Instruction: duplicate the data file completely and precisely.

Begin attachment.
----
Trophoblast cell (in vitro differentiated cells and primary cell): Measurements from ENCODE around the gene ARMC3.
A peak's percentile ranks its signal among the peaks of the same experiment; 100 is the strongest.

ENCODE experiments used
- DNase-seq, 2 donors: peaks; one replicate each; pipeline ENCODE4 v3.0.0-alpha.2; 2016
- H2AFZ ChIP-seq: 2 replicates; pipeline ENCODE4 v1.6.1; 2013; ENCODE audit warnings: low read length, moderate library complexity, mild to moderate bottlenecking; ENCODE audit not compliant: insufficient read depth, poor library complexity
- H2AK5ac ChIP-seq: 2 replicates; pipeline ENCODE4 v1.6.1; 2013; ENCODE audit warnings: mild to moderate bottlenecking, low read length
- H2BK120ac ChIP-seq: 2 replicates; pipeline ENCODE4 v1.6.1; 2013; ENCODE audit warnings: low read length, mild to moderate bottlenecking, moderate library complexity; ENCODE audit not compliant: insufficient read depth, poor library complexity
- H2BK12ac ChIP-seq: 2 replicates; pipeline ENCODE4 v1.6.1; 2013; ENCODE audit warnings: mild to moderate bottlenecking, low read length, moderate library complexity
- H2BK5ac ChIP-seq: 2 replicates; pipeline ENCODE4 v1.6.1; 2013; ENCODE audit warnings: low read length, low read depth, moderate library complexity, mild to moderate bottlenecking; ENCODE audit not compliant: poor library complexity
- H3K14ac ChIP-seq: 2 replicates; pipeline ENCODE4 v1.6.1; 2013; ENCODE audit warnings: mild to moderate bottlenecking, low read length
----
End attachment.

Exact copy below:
Trophoblast cell (in vitro differentiated cells and primary cell): Measurements from ENCODE around the gene ARMC3.
A peak's percentile ranks its signal among the peaks of the same experiment; 100 is the strongest.

ENCODE experiments used
- DNase-seq, 2 donors: peaks; one replicate each; pipeline ENCODE4 v3.0.0-alpha.2; 2016
- H2AFZ ChIP-seq: 2 replicates; pipeline ENCODE4 v1.6.1; 2013; ENCODE audit warnings: low read length, moderate library complexity, mild to moderate bottlenecking; ENCODE audit not compliant: insufficient read depth, poor library complexity
- H2AK5ac ChIP-seq: 2 replicates; pipeline ENCODE4 v1.6.1; 2013; ENCODE audit warnings: mild to moderate bottlenecking, low read length
- H2BK120ac ChIP-seq: 2 replicates; pipeline ENCODE4 v1.6.1; 2013; ENCODE audit warnings: low read length, mild to moderate bottlenecking, moderate library complexity; ENCODE audit not compliant: insufficient read depth, poor library complexity
- H2BK12ac ChIP-seq: 2 replicates; pipeline ENCODE4 v1.6.1; 2013; ENCODE audit warnings: mild to moderate bottlenecking, low read length, moderate library complexity
- H2BK5ac ChIP-seq: 2 replicates; pipeline ENCODE4 v1.6.1; 2013; ENCODE audit warnings: low read length, low read depth, moderate library complexity, mild to moderate bottlenecking; ENCODE audit not compliant: poor library complexity
- H3K14ac ChIP-seq: 2 replicates; pipeline ENCODE4 v1.6.1; 2013; ENCODE audit warnings: mild to moderate bottlenecking, low read length